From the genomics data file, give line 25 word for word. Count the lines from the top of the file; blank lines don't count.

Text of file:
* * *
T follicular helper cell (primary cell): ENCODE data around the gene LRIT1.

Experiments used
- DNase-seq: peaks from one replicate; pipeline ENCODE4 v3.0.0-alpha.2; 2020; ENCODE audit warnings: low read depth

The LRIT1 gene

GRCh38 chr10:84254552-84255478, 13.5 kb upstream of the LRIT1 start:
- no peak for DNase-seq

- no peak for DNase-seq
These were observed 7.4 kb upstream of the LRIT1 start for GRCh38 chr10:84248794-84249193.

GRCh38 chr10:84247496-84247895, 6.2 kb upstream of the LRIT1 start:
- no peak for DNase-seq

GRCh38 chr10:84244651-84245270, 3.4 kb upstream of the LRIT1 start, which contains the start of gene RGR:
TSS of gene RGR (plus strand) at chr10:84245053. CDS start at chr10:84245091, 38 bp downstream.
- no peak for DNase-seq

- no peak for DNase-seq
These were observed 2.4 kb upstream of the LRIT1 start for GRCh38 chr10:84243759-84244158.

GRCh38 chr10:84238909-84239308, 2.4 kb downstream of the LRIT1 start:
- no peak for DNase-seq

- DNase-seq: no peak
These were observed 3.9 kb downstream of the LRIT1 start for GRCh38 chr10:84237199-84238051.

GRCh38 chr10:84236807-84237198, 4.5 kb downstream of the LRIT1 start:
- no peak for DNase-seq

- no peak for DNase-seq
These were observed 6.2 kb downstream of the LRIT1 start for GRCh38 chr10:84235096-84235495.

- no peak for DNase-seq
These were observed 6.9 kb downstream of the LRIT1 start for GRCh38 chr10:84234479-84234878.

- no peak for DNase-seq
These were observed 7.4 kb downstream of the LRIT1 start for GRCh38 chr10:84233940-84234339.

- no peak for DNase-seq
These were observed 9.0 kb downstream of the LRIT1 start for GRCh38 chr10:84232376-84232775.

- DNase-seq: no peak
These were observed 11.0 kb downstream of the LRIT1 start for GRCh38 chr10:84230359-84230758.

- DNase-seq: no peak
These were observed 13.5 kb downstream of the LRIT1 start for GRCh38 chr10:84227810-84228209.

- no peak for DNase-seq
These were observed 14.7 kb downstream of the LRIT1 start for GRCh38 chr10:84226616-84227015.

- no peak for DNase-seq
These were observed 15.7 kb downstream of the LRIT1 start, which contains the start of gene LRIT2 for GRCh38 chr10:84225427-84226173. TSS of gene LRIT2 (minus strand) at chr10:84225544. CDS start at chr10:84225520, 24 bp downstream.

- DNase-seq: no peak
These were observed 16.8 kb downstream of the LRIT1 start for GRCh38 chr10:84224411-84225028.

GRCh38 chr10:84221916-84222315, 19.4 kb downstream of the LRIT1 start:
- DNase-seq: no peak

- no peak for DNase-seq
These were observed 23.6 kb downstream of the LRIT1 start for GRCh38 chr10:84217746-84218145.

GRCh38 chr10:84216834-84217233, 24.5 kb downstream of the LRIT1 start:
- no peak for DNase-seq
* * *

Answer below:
These were observed 6.9 kb downstream of the LRIT1 start for GRCh38 chr10:84234479-84234878.